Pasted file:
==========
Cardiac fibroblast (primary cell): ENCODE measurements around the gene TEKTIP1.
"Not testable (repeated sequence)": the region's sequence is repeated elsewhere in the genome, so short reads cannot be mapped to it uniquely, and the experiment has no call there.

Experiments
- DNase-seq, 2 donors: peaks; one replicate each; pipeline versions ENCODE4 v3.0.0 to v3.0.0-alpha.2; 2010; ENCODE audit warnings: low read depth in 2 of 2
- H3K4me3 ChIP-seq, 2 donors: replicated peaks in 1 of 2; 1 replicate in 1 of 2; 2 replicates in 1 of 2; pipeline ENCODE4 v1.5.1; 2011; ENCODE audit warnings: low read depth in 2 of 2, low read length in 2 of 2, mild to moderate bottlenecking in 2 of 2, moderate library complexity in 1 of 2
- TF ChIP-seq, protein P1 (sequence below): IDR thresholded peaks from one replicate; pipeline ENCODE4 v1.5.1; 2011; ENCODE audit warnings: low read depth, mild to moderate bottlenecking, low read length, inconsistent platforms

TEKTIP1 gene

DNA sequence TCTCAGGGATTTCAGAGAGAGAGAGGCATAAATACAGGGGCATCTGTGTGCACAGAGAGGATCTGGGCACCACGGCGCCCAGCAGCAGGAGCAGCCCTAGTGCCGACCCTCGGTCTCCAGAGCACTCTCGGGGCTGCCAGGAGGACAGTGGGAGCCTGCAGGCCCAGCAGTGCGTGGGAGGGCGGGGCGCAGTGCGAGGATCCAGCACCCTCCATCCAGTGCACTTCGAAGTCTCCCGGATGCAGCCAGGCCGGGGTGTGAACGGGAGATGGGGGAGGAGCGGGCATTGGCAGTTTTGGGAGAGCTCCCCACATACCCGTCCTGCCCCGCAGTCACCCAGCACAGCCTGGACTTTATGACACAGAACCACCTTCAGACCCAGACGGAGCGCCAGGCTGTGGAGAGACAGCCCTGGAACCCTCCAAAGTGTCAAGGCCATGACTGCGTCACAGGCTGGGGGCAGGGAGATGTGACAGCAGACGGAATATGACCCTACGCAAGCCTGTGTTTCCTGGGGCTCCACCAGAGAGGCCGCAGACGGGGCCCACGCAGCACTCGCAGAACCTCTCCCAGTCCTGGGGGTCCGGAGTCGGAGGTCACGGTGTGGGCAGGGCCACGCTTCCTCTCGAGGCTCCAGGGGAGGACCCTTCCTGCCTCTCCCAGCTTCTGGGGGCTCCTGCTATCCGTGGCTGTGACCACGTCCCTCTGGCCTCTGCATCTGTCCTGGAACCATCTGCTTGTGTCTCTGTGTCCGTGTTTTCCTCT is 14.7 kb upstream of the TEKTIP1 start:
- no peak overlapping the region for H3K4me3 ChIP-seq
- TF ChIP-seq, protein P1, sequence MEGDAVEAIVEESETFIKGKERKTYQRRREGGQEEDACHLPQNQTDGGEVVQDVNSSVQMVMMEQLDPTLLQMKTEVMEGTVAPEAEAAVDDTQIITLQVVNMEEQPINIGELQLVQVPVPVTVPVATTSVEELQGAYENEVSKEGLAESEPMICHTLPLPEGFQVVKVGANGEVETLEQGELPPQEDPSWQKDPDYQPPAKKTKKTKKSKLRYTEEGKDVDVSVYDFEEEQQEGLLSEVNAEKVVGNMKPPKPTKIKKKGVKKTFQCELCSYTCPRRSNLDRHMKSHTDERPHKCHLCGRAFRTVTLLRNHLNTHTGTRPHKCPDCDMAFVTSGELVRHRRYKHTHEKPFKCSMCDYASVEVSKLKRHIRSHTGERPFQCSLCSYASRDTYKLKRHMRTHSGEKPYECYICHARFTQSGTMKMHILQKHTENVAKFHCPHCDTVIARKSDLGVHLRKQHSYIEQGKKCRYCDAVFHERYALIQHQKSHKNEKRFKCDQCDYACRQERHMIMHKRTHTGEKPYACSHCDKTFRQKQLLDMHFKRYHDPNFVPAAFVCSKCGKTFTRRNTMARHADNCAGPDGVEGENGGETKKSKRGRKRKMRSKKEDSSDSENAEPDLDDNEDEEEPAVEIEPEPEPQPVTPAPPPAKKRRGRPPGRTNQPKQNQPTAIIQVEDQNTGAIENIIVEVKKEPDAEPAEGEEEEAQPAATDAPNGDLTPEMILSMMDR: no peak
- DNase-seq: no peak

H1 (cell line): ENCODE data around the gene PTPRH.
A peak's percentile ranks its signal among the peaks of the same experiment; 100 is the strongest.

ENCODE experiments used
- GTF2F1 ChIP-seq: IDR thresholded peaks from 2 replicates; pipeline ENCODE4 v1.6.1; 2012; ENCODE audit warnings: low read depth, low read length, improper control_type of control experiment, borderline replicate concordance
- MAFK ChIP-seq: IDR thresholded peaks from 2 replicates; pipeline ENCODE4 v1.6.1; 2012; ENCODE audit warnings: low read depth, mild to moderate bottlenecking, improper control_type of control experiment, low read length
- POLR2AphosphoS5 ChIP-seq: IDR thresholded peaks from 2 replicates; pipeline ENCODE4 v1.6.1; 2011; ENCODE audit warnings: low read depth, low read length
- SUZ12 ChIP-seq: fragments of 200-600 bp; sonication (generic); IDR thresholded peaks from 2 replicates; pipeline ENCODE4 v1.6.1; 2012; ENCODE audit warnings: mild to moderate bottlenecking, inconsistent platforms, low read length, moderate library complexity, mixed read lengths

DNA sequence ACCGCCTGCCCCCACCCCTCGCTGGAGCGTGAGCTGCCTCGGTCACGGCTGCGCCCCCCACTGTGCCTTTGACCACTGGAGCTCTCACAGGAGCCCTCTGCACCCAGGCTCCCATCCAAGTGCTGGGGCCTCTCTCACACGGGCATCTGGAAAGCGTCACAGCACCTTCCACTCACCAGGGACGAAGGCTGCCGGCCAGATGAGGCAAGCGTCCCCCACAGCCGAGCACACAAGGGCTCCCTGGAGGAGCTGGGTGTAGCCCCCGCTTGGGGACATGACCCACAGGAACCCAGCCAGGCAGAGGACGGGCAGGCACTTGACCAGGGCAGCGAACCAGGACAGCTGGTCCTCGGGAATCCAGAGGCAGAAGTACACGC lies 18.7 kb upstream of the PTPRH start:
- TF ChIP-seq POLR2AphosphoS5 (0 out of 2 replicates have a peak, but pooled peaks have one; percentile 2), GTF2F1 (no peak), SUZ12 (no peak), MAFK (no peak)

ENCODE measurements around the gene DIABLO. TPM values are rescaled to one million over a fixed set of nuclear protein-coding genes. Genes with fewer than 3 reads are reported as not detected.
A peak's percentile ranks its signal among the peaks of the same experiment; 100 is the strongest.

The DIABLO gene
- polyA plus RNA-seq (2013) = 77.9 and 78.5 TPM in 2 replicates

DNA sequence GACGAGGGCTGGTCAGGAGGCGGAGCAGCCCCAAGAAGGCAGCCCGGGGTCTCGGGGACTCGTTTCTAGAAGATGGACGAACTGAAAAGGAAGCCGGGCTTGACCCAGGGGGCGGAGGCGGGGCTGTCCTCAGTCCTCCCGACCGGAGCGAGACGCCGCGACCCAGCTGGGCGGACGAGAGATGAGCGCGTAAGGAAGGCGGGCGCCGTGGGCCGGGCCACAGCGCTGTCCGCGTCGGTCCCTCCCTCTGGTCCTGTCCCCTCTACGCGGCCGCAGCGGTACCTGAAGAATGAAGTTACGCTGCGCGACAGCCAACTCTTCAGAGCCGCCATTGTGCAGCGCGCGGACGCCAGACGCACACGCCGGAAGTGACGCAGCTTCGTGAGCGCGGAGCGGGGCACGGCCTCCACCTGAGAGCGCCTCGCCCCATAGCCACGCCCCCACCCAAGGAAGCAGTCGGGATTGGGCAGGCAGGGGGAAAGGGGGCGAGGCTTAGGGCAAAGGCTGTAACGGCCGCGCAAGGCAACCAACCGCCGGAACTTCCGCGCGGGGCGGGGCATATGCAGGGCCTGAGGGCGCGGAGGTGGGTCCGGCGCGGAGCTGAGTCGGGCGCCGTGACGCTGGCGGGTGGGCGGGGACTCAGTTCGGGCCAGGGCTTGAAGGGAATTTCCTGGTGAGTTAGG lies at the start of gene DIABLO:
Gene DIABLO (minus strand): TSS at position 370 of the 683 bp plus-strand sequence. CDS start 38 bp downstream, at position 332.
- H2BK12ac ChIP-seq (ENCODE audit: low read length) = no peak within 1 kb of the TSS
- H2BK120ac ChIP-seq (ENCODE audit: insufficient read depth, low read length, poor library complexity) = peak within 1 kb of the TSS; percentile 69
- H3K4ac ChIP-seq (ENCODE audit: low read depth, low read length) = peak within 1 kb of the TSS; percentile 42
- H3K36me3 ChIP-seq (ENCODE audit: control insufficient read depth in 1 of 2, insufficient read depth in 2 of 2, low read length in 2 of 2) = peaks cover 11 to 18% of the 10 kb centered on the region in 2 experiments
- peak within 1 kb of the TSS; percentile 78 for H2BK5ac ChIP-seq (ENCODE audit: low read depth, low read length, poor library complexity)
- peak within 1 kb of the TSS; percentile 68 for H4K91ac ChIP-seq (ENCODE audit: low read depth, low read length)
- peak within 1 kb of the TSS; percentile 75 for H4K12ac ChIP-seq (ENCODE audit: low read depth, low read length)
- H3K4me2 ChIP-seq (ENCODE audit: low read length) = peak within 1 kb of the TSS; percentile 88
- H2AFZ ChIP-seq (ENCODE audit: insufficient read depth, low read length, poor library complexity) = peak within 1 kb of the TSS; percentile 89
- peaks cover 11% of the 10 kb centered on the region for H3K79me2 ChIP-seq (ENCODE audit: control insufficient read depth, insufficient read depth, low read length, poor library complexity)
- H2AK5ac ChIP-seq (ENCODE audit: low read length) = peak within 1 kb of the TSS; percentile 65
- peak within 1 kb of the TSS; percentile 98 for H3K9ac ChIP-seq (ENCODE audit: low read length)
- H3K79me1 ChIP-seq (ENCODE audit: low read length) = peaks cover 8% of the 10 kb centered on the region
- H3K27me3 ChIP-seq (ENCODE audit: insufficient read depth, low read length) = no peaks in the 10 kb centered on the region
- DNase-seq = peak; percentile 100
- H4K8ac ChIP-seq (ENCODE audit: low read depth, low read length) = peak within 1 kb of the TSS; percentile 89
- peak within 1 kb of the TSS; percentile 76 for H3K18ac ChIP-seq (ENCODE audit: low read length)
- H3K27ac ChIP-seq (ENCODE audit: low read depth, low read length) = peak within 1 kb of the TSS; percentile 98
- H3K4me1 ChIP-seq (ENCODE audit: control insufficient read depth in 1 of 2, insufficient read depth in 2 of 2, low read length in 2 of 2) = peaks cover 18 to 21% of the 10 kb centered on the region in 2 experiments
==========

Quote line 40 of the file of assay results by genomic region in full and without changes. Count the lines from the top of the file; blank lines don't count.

- H3K27me3 ChIP-seq (ENCODE audit: insufficient read depth, low read length) = no peaks in the 10 kb centered on the region